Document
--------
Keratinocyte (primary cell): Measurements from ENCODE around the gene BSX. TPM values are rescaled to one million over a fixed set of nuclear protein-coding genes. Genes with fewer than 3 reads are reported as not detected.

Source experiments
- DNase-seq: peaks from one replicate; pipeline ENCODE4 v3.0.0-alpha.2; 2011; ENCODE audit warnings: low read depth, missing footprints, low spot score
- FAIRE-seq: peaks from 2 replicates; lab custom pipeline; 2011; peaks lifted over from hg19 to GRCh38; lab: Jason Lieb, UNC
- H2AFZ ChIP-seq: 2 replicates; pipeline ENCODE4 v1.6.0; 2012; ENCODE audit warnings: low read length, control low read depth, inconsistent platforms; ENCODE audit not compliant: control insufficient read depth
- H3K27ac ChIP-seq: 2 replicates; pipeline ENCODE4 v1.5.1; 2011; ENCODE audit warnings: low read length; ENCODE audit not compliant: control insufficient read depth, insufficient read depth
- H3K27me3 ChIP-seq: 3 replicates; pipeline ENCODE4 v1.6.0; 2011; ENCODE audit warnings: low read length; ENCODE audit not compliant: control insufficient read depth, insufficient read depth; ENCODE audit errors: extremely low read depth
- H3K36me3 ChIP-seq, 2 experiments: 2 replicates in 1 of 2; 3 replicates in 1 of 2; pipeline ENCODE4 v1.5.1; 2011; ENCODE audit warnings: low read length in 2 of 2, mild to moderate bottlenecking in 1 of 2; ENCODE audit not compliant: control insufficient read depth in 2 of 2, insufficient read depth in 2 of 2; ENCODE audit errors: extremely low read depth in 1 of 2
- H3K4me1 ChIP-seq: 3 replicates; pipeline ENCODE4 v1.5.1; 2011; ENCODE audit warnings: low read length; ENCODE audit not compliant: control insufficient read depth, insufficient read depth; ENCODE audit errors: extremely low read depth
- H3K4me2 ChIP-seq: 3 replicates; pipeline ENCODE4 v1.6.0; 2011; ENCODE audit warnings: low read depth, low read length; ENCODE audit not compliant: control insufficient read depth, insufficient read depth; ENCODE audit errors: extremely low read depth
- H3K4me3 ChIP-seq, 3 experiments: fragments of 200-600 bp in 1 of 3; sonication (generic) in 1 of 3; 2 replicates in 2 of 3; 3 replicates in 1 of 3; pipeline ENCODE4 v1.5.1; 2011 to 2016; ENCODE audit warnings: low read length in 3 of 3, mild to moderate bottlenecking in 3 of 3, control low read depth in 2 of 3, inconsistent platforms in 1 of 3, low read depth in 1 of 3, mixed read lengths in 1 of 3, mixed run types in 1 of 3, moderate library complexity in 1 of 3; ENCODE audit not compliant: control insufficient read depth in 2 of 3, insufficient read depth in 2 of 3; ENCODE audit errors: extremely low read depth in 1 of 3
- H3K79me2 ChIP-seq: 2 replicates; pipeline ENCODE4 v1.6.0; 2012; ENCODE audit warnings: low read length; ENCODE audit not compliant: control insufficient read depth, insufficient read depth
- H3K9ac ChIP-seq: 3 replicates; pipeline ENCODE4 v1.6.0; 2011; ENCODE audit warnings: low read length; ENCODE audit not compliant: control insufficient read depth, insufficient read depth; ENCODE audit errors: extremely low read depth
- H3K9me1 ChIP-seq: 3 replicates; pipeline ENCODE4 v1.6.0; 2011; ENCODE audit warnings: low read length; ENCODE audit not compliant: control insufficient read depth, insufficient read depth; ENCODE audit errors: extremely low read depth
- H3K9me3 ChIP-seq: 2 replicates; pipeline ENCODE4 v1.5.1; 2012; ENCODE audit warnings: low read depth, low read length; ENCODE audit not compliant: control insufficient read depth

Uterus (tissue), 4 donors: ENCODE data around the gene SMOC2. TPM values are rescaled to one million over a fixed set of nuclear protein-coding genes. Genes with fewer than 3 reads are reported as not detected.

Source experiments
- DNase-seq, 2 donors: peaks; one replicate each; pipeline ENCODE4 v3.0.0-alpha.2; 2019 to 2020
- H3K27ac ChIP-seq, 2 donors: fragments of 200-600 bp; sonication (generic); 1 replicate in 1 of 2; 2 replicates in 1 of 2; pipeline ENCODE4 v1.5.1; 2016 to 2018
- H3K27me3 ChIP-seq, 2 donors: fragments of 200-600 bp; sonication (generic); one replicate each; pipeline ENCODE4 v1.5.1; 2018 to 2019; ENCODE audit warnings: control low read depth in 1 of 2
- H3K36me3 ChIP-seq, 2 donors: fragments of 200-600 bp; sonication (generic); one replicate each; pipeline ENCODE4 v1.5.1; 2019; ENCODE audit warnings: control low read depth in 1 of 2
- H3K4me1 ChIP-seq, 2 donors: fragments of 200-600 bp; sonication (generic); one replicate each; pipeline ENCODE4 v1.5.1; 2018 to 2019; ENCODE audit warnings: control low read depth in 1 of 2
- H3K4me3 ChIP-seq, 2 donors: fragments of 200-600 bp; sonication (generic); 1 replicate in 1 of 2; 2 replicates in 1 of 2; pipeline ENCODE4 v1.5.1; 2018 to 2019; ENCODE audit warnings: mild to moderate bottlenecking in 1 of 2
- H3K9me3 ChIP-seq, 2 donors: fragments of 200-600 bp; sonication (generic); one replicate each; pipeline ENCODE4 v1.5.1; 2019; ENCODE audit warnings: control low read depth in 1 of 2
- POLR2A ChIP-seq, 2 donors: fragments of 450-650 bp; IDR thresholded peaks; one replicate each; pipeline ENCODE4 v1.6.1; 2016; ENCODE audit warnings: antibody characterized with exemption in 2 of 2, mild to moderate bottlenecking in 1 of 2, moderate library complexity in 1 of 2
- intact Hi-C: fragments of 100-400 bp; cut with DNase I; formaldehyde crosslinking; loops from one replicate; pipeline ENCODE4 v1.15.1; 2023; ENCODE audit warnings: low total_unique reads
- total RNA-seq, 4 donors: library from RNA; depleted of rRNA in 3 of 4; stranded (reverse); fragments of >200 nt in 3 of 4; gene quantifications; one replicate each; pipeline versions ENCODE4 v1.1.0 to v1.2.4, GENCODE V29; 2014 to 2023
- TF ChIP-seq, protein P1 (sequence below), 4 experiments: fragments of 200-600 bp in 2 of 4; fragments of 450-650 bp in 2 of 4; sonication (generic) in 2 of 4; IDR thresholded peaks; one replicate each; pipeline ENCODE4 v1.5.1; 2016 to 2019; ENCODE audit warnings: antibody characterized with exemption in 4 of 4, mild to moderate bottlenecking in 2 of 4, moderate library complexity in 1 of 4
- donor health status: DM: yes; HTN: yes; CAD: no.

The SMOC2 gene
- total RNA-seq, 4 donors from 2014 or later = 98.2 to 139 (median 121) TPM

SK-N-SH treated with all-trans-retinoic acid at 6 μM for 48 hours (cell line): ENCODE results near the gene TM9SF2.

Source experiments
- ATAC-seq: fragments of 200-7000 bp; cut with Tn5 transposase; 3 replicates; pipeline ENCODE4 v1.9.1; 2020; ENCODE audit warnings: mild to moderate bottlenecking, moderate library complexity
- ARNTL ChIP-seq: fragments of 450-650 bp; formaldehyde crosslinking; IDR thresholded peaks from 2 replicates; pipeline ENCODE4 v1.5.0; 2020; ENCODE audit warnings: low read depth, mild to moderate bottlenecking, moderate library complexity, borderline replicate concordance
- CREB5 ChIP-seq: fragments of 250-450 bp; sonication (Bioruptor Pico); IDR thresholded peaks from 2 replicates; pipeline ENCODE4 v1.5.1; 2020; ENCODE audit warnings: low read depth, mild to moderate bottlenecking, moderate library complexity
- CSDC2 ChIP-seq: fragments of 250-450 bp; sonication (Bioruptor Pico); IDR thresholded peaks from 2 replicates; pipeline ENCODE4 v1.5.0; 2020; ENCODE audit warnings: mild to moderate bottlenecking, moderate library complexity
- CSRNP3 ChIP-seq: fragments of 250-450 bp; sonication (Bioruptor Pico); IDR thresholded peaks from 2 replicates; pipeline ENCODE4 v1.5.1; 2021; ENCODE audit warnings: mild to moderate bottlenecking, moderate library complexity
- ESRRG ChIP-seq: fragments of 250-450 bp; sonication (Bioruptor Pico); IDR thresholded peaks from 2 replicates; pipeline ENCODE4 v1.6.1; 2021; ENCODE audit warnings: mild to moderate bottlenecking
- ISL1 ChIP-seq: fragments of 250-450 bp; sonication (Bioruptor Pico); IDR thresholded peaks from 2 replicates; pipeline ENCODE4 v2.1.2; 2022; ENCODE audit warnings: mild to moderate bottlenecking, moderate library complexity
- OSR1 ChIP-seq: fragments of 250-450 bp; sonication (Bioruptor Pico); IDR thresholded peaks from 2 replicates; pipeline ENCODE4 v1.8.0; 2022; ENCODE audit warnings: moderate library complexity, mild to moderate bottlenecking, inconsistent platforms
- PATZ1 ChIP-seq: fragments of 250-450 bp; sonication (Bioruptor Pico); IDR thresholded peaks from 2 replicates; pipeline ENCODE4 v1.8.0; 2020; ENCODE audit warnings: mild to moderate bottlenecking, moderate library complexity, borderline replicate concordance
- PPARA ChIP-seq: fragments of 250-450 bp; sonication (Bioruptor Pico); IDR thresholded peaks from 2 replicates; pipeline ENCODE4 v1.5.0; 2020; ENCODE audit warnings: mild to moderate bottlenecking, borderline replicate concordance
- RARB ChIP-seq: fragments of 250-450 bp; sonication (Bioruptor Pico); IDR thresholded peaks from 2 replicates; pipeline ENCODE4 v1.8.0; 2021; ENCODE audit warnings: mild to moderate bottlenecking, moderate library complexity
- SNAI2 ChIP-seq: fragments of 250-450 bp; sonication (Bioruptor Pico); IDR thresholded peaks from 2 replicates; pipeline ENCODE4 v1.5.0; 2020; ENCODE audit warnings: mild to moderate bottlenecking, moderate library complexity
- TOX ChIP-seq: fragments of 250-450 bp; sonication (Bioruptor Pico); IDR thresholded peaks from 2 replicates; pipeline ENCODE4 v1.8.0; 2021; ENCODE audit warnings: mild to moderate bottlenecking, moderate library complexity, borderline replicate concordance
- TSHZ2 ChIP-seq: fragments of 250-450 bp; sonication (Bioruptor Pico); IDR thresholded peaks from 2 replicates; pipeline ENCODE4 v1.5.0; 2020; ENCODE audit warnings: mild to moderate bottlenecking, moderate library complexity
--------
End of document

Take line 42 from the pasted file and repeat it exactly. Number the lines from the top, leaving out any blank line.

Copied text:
- PATZ1 ChIP-seq: fragments of 250-450 bp; sonication (Bioruptor Pico); IDR thresholded peaks from 2 replicates; pipeline ENCODE4 v1.8.0; 2020; ENCODE audit warnings: mild to moderate bottlenecking, moderate library complexity, borderline replicate concordance